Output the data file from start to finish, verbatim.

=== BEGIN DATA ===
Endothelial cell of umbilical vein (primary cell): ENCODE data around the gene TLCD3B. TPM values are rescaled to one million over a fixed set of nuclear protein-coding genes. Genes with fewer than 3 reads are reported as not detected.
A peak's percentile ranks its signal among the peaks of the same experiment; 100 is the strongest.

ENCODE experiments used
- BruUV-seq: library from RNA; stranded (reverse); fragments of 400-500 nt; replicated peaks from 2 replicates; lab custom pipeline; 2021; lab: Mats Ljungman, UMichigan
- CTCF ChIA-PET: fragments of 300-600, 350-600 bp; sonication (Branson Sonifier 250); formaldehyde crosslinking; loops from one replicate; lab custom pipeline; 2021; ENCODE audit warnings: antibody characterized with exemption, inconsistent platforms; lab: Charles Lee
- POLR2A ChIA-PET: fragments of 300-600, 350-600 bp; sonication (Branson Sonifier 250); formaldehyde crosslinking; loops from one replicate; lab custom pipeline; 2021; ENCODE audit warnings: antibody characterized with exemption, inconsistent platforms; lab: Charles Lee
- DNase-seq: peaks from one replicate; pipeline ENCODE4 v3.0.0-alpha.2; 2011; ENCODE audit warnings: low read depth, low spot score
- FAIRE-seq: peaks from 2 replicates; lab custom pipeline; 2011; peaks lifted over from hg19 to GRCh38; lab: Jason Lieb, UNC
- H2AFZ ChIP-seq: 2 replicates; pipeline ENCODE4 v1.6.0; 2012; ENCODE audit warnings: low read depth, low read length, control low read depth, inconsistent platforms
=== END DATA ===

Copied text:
Endothelial cell of umbilical vein (primary cell): ENCODE data around the gene TLCD3B. TPM values are rescaled to one million over a fixed set of nuclear protein-coding genes. Genes with fewer than 3 reads are reported as not detected.
A peak's percentile ranks its signal among the peaks of the same experiment; 100 is the strongest.

ENCODE experiments used
- BruUV-seq: library from RNA; stranded (reverse); fragments of 400-500 nt; replicated peaks from 2 replicates; lab custom pipeline; 2021; lab: Mats Ljungman, UMichigan
- CTCF ChIA-PET: fragments of 300-600, 350-600 bp; sonication (Branson Sonifier 250); formaldehyde crosslinking; loops from one replicate; lab custom pipeline; 2021; ENCODE audit warnings: antibody characterized with exemption, inconsistent platforms; lab: Charles Lee
- POLR2A ChIA-PET: fragments of 300-600, 350-600 bp; sonication (Branson Sonifier 250); formaldehyde crosslinking; loops from one replicate; lab custom pipeline; 2021; ENCODE audit warnings: antibody characterized with exemption, inconsistent platforms; lab: Charles Lee
- DNase-seq: peaks from one replicate; pipeline ENCODE4 v3.0.0-alpha.2; 2011; ENCODE audit warnings: low read depth, low spot score
- FAIRE-seq: peaks from 2 replicates; lab custom pipeline; 2011; peaks lifted over from hg19 to GRCh38; lab: Jason Lieb, UNC
- H2AFZ ChIP-seq: 2 replicates; pipeline ENCODE4 v1.6.0; 2012; ENCODE audit warnings: low read depth, low read length, control low read depth, inconsistent platforms